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Background on Traditional Persian Music and the Santur

An Introduction to Persian Music
By Dr. Hormoz Farhat, 3/3/03

The artistic gift of the Persian people has produced a staggering literary heritage, an exquisite tradition of decorative arts and handicrafts, a superb legacy in architecture, and a refined musical culture whose influence is evidence as far away as Spain and Japan.

Historic Retrospective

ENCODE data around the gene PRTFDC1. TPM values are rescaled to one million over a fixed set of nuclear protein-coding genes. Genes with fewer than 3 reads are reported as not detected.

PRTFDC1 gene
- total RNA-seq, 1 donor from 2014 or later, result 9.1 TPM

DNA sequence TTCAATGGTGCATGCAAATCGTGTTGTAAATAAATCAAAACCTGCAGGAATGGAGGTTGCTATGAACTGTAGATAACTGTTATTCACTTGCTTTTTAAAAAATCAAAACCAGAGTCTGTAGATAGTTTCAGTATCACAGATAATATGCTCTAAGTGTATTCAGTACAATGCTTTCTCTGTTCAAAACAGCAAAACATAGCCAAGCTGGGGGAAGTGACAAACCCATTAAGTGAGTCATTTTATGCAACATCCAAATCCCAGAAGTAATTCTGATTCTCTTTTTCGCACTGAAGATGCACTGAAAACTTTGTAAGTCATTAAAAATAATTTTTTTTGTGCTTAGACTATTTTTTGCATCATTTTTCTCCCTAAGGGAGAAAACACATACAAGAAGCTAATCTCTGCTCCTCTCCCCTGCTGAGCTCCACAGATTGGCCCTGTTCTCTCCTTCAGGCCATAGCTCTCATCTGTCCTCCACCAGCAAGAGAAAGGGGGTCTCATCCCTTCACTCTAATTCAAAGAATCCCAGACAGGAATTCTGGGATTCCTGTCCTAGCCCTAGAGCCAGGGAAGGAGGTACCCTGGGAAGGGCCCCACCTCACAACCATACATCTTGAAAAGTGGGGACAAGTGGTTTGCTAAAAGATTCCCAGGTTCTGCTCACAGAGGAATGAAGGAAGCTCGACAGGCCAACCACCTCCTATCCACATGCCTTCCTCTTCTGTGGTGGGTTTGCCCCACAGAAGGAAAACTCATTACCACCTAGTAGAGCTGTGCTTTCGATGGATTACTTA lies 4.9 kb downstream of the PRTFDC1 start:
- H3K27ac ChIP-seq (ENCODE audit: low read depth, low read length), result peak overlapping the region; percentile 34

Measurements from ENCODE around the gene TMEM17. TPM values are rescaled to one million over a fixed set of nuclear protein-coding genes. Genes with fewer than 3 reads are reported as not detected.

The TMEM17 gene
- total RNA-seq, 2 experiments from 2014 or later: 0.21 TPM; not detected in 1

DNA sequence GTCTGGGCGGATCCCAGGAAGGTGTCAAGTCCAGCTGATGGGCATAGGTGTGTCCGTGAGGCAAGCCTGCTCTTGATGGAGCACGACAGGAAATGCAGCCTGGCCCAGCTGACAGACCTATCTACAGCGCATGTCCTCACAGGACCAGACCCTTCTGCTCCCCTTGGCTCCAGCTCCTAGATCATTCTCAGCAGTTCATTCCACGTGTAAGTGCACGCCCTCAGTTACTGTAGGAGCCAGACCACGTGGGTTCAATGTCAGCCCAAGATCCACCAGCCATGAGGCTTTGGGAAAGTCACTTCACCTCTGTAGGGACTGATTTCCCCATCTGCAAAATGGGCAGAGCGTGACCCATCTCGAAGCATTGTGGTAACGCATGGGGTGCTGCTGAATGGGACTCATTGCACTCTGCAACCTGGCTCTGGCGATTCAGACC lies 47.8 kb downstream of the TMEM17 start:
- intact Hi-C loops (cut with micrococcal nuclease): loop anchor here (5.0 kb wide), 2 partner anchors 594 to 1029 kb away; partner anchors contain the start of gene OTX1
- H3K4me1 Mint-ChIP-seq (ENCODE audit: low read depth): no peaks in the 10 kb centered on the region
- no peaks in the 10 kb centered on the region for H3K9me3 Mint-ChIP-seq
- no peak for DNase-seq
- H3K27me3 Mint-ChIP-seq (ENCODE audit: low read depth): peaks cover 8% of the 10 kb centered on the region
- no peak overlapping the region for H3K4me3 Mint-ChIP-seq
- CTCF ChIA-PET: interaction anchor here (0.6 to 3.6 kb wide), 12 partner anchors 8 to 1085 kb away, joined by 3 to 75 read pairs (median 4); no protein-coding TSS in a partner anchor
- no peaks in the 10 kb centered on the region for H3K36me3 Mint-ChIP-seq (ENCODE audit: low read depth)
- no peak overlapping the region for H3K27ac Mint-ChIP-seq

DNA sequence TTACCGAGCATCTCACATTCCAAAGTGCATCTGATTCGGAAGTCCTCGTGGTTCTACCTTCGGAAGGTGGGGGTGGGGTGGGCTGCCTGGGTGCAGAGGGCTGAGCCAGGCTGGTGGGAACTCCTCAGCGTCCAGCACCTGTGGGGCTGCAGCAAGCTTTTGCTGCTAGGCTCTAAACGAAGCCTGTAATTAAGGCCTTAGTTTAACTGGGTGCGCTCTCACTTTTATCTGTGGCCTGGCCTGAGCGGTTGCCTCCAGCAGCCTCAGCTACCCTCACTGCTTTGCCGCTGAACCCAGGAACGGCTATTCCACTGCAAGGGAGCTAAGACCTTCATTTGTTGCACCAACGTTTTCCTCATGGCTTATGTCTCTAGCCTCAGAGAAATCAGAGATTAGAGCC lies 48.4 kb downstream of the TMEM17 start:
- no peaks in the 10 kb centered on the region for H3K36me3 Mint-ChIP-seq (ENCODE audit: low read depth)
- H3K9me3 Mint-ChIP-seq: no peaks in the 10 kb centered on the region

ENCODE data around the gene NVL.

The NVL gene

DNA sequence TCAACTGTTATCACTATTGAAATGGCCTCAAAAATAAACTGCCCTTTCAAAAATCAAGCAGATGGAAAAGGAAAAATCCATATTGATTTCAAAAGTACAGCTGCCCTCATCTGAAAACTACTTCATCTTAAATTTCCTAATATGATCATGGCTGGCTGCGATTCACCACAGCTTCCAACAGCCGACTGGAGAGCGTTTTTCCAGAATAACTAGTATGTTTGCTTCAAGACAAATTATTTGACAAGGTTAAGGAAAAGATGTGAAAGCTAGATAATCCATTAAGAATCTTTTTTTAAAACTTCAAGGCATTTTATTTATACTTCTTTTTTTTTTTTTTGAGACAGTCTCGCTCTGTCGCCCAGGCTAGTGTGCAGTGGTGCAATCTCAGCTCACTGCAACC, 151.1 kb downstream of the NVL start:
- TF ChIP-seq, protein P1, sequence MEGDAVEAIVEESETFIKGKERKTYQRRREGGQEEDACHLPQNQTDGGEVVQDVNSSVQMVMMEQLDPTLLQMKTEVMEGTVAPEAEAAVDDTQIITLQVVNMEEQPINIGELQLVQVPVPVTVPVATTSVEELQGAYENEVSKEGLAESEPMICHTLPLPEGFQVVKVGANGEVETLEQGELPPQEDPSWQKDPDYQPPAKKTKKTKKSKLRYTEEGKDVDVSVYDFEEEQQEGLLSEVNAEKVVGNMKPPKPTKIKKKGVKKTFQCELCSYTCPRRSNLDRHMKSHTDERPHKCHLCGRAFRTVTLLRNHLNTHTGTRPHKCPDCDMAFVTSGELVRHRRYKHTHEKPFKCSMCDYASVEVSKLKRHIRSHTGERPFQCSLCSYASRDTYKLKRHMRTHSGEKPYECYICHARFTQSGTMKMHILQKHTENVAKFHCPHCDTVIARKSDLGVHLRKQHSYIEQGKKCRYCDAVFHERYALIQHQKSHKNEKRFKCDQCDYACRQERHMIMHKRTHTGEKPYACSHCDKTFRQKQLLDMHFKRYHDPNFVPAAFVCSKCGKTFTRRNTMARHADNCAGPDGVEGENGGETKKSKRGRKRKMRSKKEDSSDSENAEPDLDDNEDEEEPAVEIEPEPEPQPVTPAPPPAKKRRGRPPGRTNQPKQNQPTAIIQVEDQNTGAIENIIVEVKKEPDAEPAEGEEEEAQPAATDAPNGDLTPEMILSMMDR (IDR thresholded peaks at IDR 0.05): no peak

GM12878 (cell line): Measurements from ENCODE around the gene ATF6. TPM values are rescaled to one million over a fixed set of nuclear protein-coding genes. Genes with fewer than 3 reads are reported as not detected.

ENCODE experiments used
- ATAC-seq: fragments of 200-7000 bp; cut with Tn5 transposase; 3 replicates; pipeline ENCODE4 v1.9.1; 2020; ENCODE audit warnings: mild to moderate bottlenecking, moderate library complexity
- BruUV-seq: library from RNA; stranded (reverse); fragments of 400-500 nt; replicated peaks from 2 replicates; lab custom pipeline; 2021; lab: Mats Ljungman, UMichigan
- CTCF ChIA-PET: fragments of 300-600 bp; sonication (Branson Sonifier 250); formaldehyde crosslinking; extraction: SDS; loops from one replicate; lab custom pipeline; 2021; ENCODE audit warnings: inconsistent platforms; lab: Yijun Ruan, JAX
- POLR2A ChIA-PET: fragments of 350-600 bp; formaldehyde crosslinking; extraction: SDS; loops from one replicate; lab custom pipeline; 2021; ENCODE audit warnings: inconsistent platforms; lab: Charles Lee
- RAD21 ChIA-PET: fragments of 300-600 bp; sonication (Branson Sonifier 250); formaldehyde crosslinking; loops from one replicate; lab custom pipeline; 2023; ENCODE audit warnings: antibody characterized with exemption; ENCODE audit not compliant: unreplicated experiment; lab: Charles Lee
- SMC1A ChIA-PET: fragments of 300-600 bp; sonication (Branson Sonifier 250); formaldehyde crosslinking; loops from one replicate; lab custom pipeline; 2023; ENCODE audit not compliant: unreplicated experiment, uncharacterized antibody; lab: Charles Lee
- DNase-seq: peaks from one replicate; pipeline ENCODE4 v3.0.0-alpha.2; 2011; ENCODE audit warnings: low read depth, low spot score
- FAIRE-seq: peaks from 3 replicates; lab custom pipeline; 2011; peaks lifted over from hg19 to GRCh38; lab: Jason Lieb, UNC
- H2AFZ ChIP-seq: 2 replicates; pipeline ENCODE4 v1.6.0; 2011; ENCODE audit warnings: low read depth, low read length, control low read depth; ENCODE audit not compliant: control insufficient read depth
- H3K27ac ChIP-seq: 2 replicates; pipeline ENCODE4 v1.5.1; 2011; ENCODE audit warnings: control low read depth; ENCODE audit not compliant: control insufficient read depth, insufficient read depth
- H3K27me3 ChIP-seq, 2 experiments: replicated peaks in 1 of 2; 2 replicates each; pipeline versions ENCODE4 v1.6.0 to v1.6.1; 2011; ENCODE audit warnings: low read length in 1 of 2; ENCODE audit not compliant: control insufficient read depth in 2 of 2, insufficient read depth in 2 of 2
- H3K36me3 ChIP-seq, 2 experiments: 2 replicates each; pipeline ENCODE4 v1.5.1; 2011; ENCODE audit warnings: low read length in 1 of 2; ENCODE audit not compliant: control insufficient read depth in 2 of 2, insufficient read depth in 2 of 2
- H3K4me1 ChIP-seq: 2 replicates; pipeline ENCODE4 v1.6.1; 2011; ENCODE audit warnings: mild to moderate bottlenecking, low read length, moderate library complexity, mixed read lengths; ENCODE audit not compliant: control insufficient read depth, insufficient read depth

The history of musical development in Iran [Persia] dates back to the prehistoric era. The great legendary king, Jamshid, is credited with the Invention of music. Fragmentary documents from various periods of the country's history establish that the ancient Persians possessed an elaborate musical culture. The Sassanian period (A.D. 226-651), in particular, has left us ample evidence pointing to the existence of a lively musical life in Persia. The names of some important musicians such as Barbod, Nakissa and Ramtin, and titles of some of their works have survived. With the advent of Islam in the 7th century A.D. Persian music, as well as other Persian cultural traints, became the main formative element in what has, ever since, been known as "Islamic civilization. Persian musicians and musicologists overwhelmingly dominated the musical life of the Eastern Moslem Empire. Farabi (d. 950), Ebne Sina (d. 1037), Razi (d. 1209), Ormavi (d. 1294), Shirazi (d. 1310), and Maraqi (d. 1432) are but a few among the array of outstanding Persian musical scholars in the early Islamic period. In the 16th century, a new "golden age" of Persian civilization dawned under the rule of the Safavid dynasty (1499-1746). However, from that time until the third decade of the 20th century Persian music became gradually relegated to a mere decorative and interpretive art, where neither creative growth, nor scholarly research found much room to flourish. Since the early 20ôs, once again, Persian music began to find broader dimensions. An urge to create rather than merely perpetuate the known tradition, and an interest to investigate the structural elements, has emerged. Fundamentally, however, what can be still recognized as the national music of Iran [Persia] is the tradition of the past with marked imprints of 19th century performance practices. This traditional or classical music represents a highly ornate and sophisticated art whose protagonists are professional city musicians. Prior to the present century, such musicians were patronized by the nobility. Today, in a progressively modernizing society, they are generally engaged by broad casting and television media. They are also active as teachers both privately and at the various scholars and conservatories of music.